Candidates have often told me they find the period after they’ve read the material, met with the vocation director, chosen the community, and prayed, and prayed, and prayed, the most difficult. They know that in order to finally address this calling that they’ve felt for so many years, they must move forward and begin the application process. This next step is where the rubber hits the road. Inertia sets in, and like an airplane circling an airport, their vocation remains in a comfortable and unobtrusive holding pattern.
This phenomenon affects most of us whenever we face a major life-decision. We face a choice. Either we choose to let the uncertainty and fear of the unknown hold us hostage, or we claim the freedom from fear that comes with being a child of God.
In his book Soul Brothers, Richard Rohr writes about Peter the apostle. He is the “everyman” – the regular guy – because like us he is blessed with an array of gifts that occasionally get overshadowed by fear and bad decisions. Its not until he realizes God’s unfailing love that Peter moves beyond his fears and begin his part in building God’s kingdom.
“On the personal level, which is where it all starts, Peter is a grand and honest statement about how we all come to God. This pattern is a great surprise, and for many a great shock and even a disappointment. We clearly come to God not by doing it right but ironically by doing it wrong.
…Biblical holiness has to do with God’s call, grace and faithfulness to us and not the faithfulness of our response, which is why the text goes out of its way to show Peter’s first response as almost always incorrect, and his second response almost always forced upon him by the goodness and patience of Jesus. Check it out for yourself in all of the Peter stories. He is the first in foolishness, and the first in surrender. That is the normal path. Until the cock crows, we do not get it. Until the cock crows, we do not know ourselves. We are all saved in spite of ourselves, and never is that more clearly illustrated that in the life of Peter. God loves Peter because God is good, and that is what Peter finally sees and what makes him fall in love with Jesus in return. Finally, Peter the everyman runs with John the beloved to the resurrection, always trying to catch up. … Once I knew that fallible, failing men like Peter were the norm, then I was able to hope for love – and find hope for myself.”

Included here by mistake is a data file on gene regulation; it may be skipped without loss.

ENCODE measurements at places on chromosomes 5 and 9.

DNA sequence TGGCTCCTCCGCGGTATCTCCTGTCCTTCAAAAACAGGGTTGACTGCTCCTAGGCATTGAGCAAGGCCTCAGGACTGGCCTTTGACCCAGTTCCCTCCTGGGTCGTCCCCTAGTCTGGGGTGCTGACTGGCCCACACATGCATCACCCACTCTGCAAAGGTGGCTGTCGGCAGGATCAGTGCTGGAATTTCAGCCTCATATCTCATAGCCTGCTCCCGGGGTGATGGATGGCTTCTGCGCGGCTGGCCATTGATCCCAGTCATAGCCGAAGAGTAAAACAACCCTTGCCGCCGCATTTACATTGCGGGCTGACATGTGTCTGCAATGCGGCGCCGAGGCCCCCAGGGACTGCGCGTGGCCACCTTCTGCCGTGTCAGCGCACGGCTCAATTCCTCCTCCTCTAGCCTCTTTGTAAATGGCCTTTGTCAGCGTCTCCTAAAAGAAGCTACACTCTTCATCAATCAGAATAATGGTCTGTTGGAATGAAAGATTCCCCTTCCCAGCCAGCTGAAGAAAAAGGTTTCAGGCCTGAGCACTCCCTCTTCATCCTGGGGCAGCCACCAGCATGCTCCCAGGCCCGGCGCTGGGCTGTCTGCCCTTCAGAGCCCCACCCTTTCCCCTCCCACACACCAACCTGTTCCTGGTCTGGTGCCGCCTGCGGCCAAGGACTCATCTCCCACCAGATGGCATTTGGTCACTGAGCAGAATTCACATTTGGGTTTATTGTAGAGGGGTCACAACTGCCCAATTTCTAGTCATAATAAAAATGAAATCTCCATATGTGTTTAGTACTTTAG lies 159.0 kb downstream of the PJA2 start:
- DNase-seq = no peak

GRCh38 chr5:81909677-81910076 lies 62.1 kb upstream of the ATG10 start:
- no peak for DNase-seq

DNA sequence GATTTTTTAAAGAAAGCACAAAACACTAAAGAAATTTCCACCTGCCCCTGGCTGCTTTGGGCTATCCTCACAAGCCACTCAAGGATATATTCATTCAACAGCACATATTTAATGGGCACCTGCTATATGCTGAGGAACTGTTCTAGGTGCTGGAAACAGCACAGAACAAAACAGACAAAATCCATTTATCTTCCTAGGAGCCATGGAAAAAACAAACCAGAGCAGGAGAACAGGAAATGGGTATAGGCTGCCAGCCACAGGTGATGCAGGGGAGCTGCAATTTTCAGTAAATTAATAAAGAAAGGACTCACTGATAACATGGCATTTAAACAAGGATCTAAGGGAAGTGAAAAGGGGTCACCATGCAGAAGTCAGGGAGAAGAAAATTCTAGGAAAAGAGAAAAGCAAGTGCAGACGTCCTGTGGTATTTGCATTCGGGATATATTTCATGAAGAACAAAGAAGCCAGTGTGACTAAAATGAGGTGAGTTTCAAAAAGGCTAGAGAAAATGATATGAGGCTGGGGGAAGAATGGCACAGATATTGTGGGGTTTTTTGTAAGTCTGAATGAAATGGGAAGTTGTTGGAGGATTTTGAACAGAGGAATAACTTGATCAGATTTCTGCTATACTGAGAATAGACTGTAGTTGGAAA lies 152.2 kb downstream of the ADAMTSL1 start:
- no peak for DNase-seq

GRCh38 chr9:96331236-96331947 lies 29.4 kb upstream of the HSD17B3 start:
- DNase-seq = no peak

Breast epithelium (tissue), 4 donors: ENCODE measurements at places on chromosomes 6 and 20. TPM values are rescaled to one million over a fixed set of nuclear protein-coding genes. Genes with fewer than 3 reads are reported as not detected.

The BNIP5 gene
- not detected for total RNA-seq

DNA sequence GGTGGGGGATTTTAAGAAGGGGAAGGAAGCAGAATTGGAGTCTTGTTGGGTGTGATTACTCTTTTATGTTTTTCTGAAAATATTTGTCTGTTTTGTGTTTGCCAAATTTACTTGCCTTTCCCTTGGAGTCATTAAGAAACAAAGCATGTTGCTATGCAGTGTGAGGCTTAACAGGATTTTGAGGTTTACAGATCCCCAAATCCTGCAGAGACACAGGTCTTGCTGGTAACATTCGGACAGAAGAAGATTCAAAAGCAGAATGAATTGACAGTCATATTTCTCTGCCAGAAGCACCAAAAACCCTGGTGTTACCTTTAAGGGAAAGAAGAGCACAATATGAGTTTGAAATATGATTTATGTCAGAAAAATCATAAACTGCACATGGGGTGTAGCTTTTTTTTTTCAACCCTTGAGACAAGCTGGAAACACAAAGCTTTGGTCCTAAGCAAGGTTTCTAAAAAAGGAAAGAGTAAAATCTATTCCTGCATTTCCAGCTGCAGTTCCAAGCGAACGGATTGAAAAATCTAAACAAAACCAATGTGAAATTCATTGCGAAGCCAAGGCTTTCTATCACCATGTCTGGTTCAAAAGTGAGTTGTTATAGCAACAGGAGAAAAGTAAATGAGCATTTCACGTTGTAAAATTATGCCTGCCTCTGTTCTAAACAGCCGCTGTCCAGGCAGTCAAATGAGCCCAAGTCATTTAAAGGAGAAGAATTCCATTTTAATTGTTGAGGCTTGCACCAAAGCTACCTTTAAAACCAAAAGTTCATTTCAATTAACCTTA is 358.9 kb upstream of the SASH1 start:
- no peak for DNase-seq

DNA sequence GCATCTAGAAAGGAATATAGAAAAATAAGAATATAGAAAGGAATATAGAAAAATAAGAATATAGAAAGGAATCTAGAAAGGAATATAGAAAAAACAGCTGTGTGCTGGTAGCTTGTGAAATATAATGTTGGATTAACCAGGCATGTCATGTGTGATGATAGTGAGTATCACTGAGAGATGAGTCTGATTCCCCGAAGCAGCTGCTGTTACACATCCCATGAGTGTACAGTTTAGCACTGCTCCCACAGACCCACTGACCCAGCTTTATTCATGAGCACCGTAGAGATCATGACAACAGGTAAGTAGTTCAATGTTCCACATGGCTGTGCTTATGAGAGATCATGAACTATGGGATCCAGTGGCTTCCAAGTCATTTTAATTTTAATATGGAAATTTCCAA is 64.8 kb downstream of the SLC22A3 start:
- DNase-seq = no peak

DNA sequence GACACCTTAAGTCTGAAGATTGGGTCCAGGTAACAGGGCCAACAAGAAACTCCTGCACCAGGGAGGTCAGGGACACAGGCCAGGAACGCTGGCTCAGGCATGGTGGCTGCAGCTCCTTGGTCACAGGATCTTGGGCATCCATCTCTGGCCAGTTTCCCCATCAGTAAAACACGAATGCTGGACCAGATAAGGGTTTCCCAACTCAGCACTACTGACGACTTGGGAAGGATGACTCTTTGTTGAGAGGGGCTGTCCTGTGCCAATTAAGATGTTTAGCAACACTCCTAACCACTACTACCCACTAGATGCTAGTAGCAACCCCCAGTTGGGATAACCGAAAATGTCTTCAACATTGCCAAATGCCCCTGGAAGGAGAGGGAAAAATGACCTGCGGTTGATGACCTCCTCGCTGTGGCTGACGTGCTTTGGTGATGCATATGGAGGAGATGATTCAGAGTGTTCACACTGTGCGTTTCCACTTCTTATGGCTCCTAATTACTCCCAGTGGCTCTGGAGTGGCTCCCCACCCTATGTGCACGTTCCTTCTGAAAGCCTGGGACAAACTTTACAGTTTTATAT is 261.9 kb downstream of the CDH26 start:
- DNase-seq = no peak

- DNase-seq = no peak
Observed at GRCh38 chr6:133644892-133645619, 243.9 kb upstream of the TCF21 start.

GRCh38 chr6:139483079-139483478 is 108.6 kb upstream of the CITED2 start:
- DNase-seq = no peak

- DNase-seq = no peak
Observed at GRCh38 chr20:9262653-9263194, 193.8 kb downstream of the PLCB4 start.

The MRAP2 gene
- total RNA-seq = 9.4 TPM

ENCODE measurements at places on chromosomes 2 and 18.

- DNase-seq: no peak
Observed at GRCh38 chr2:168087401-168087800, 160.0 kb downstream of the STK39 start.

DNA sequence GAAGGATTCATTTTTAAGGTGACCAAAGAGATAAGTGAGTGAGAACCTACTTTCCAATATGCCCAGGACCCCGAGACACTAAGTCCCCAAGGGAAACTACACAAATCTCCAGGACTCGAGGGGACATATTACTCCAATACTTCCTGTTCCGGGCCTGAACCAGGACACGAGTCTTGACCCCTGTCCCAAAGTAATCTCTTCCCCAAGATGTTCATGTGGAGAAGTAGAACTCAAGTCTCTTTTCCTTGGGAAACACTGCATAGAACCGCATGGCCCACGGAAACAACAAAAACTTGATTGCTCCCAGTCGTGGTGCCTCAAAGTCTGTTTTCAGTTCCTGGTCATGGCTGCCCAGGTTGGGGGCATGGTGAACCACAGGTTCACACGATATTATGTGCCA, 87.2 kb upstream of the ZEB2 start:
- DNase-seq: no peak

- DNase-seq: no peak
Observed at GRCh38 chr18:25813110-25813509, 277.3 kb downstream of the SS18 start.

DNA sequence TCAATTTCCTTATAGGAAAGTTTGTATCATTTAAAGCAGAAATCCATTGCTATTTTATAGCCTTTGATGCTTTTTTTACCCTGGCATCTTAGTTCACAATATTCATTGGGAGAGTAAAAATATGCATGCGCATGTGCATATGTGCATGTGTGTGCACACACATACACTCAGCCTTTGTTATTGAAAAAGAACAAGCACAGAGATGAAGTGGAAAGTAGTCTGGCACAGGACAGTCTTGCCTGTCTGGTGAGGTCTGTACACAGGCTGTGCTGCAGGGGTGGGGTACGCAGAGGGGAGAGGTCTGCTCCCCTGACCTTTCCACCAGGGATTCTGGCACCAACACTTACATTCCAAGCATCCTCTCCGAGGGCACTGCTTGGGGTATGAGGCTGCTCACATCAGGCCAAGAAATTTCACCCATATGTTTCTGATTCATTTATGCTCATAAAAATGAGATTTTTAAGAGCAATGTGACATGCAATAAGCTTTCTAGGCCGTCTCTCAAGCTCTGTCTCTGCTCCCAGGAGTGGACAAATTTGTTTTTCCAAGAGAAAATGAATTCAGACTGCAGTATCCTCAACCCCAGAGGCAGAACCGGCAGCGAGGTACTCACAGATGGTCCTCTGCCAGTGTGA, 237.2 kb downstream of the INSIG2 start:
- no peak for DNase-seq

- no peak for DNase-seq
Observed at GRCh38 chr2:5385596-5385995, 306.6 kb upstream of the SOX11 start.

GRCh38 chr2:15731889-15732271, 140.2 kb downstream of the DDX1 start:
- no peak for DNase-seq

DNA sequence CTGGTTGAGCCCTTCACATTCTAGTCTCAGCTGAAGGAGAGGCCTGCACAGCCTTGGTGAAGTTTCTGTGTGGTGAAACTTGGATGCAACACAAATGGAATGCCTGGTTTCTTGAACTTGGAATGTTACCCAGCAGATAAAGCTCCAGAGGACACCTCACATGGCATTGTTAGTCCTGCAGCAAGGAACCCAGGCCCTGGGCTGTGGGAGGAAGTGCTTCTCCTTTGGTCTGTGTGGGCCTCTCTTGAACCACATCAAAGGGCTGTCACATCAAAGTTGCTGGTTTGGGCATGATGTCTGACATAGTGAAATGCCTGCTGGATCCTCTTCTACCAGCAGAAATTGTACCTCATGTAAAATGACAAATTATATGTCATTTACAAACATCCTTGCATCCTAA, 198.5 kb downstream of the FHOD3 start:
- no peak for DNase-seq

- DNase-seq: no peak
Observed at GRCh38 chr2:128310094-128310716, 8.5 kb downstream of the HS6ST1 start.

“What if I really don’t have a vocation? What if I have to quit?” I’m convinced these questions have plagued candidates (including myself!) for the last hundreds of years. The problem lies in allowing fear (of change, failure, etc.) and uncertainty to hold us hostage in a state of complacency. Like most major decisions, choosing to discern your vocation involves action, risk and ultimately trusting in God.
We know that not all of who enter will remain with us to the end. Part of every formation director’s ministry is to assist the student in discerning whether or not they are called to such a life. Those who leave have not failed. They have, in fact, succeeded in what they originally set out to accomplish – discerning God’s call. They can now go on and continue their journey in another community, marriage or as a single person. There is no failure in trying and finding it is not for you. We fail when we allow our fears to paralyze us from exploring our vocation.
Lent is a time for looking inward; a time to ask the hard questions. You may want to spend some time asking yourself: